Similarities and Differences Between Montessori and Vygotsky

Maria Montessori and Lev Vygotsky were both influential theorists in child development and education in the 20th century. While there are some similarities in their ideas, there are some key differences as well.

Primarily, Montessori’s work tends to focus on and emphasize education, while Vygotsky’s work tends to focus more on development. However, they are both considered to be Constructivists.

In other words, development comes before learning. In this way, Constructivists believe children are actively engaged in the construction of their own concepts and ideas, as opposed to simply being fed information and miming the behavior of others.

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Montessori versus Vygotsky

Here is a brief summary of the key similarities and differences between Montessori and Vygotsky. Below, we will take a deep dive into Montessori and Vygotsky and compare and contrast their educational philosophies.

Key Similarities of Montessori and Vygotsky

  • Both are considered Constructivists
  • Both incorporate historical and social elements in their development theories
  • Instruction and introduction of relatively complex concepts at an early age

Key Differences between Montessori and Vygotsky

  • Vygotsky gives us a “cultural-historical” model of development, while Montessori gives us a “biological-anthropological” theory of education
  • For Vygotsky, the role of the “knowledgeable other” is to explain or demonstrate a lesson to a student until they ‘absorb’ it. For Montessori, the role of a teacher is to guide a student to the right place and time, provide the tools they need, and ‘allow’ them to learn.
  • Vygotsky’s ideas are highly theoretical (although they have Practical Value). Montessori’s ideas are highly practical (but based on theory).

Lev Vygotsky

 Lev Semyonovich Vygotsky was a Russian Soviet psychologist from Belarus. He lived from 1896-1934 and was born to a middle-class, non-religious Jewish family. Often compared and contrasted with notable development theorists like Piaget, his work was introduced to the West in the 1920s. It did not see prominence in the West until the 1980s, however, with the rise in popularity of “Social Constructivism” of which he was a pioneer.

 Vygotsky died of tuberculosis at the age of 38. In fact, he was in the process of refining and modifying his development theory when he passed. Unfortunately, the world will never know how much his theory might have been improved, or what kind of insights he might have given us had he lived to a ripe old age.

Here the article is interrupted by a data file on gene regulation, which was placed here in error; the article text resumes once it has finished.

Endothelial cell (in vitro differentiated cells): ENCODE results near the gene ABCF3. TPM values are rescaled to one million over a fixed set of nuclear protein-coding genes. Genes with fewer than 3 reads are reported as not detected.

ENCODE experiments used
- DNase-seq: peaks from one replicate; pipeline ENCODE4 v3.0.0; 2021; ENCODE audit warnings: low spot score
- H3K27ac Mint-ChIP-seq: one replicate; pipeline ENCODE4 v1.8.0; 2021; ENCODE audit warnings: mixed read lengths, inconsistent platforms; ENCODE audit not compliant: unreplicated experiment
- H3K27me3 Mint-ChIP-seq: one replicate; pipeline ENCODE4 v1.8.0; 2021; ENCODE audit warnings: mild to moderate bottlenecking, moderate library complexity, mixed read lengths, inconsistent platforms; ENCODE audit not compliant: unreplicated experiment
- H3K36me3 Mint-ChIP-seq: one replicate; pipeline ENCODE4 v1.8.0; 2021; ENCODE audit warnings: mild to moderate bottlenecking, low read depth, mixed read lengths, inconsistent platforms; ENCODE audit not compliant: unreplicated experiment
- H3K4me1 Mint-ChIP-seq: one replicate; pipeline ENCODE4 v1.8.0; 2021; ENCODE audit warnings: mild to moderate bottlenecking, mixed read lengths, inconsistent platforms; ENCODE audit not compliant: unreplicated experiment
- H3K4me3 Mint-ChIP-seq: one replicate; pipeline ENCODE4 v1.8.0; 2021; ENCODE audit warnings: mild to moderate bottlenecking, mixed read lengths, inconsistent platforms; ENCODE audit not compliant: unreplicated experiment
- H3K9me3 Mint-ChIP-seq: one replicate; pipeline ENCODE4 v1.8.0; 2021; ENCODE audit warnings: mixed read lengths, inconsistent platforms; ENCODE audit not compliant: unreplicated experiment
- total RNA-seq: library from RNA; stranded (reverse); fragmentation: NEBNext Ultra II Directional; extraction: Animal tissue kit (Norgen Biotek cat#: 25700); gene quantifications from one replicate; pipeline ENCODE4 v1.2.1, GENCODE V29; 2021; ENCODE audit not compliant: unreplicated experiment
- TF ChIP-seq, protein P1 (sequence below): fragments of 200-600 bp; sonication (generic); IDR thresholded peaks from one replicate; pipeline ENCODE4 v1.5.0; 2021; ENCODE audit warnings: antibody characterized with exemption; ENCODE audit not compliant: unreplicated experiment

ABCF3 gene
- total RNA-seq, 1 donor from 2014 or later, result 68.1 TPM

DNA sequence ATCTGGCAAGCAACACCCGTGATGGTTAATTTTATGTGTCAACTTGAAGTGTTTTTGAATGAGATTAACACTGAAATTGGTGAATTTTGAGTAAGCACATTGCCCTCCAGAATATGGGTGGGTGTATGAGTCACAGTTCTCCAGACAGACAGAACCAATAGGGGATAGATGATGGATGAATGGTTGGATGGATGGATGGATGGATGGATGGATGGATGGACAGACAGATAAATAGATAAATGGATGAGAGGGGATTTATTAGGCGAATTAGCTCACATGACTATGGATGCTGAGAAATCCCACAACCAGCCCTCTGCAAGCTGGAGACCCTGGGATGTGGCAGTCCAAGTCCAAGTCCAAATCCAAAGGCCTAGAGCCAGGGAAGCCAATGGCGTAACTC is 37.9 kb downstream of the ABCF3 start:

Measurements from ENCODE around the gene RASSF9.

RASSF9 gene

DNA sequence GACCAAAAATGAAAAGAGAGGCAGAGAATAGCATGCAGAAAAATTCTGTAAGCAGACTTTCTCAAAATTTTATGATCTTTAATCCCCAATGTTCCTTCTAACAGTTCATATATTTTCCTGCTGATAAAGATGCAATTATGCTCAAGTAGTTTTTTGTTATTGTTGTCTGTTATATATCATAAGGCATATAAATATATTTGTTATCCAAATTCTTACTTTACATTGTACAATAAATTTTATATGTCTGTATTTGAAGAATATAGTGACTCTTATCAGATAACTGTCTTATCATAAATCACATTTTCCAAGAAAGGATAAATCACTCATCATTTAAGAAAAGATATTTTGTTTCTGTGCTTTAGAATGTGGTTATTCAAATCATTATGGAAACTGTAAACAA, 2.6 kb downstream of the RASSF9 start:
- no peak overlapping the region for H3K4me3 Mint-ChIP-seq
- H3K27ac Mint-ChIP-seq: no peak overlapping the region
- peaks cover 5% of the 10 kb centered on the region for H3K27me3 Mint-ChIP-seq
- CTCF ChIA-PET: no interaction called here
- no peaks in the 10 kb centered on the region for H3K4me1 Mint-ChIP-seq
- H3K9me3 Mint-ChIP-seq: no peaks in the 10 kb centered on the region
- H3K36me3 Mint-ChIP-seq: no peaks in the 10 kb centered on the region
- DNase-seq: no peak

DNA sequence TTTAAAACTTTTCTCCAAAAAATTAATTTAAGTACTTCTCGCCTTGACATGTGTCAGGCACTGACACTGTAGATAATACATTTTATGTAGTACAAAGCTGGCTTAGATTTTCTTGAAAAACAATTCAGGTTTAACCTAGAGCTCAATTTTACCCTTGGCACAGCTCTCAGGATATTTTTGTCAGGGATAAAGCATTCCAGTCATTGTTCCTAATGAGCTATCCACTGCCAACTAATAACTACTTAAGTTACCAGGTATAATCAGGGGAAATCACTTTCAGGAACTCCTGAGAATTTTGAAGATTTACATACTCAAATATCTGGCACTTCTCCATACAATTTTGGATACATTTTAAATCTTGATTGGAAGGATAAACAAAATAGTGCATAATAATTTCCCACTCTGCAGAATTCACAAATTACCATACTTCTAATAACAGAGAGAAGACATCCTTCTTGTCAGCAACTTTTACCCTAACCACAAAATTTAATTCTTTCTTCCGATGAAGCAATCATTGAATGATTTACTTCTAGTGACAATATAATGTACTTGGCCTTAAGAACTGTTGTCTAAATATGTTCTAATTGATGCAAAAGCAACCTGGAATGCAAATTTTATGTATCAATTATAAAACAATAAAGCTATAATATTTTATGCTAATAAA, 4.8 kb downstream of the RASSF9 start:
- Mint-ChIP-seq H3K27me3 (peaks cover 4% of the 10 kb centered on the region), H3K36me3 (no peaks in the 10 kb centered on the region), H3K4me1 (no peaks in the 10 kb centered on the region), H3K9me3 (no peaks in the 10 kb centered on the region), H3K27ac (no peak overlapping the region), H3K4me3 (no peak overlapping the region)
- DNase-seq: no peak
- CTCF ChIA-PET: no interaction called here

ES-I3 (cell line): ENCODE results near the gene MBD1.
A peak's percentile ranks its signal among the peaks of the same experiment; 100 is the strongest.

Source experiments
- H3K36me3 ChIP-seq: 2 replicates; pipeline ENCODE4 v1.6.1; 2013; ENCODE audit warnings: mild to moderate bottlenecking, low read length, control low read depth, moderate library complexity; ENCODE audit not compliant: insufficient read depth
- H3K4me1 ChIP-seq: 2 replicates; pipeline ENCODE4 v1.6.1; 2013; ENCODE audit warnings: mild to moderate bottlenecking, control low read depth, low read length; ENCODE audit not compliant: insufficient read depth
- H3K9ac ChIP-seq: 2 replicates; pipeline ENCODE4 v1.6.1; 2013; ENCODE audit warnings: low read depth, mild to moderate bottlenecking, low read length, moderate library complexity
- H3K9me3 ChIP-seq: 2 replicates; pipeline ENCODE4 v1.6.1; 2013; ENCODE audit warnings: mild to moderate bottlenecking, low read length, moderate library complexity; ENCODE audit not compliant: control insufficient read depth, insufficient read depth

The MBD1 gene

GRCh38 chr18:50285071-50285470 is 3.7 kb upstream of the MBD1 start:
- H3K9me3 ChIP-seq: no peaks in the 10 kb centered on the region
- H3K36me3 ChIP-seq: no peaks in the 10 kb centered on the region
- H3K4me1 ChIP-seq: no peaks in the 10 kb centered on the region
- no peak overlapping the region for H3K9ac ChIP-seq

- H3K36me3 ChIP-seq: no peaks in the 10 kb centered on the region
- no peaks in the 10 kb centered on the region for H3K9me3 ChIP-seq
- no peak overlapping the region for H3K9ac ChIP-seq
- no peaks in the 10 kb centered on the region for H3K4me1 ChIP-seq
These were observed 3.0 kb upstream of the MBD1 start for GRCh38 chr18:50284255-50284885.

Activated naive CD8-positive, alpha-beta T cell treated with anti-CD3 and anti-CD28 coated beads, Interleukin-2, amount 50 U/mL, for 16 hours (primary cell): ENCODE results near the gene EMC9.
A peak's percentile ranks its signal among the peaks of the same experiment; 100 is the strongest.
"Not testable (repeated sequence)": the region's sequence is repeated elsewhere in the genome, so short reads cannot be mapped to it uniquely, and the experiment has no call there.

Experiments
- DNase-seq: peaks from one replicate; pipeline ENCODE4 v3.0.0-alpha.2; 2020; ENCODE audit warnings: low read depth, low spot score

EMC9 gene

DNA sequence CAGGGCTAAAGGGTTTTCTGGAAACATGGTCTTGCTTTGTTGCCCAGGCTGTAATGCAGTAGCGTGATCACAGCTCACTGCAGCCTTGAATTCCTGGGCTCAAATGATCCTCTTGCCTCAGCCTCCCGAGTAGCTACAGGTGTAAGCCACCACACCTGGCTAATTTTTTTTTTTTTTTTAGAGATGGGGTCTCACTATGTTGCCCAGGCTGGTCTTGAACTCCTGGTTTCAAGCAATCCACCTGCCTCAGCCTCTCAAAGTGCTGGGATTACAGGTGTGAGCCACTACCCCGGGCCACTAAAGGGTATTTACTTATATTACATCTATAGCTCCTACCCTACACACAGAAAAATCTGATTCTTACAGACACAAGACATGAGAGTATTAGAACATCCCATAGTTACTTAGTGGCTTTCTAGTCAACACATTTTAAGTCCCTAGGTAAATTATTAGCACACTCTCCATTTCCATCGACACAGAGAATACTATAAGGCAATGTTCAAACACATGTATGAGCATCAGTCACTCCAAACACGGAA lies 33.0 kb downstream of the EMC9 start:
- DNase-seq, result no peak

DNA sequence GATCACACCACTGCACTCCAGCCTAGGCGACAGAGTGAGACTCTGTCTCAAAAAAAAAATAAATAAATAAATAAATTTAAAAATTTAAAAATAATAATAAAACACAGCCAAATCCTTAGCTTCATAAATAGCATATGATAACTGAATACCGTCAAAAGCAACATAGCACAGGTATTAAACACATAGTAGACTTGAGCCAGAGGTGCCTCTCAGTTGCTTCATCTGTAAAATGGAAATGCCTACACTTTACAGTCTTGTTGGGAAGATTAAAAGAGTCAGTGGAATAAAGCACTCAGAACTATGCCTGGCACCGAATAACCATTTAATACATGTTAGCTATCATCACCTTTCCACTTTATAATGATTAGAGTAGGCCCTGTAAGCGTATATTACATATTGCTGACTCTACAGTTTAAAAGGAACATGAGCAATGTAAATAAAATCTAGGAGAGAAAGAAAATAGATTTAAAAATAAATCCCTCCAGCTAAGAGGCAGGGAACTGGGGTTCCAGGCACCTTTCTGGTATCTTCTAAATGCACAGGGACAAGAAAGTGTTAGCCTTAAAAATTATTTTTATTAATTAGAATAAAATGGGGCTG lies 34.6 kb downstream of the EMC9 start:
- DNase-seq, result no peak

We should also keep in mind that Vygotsky’s theories changed, developed and evolved even though he lived only a short time. Montessori’s methods and theories are more or less consistent and her ideas did not change drastically throughout her life.

 For these and other reasons, most of the actual methods of teaching and learning were left up to Vygotsky’s adherents and admirers. This means you will find a wide variety of actual teaching styles and education methods depending on how this or that follower or Vygotsky applies his theories. Montessori, on the other hand, laid down clear methods, and oftentimes, direct instructions on how we might best teach children.

 Three keys to Vygotsky

  1. Focus on Social Interaction
  2. Development does NOT occur in biological “phases”
  3. Zone of Proximal Development

Both Montessori and Vygotsky seem to agree, unlike Piaget, that there are very important aspects of development that are primarily social, and not just psychological. Both theorists seem to understand that human learning and development, as we know it, can only be understood as a process of interactions in a society.

Vygotsky, however, seems to focus on the social and historical aspects, almost exclusively. Montessori, meanwhile, seems to incorporate many of Piaget’s psychological insights. Not only this, but her methods are based in concrete sciences like medicine and physiology, and not just social sciences.

Check out our full article for more information on Piaget versus Montessori.

Vygotsky also rejected the notion that child development must occur sequentially, or in any specific order, or in stages or phases. It would not be based on age or biology that someone would be able to learn a particular lesson or skill. This would vary, radically, according to Vygotsky, depending on the individuals, their cultures and their teachers. This is explained by the third key point.

 The Zone of Proximal Development (ZPD) is often described as the area between what you can accomplish by yourself, now, and what you might accomplish with the help of a “more knowledgeable other” (MKO).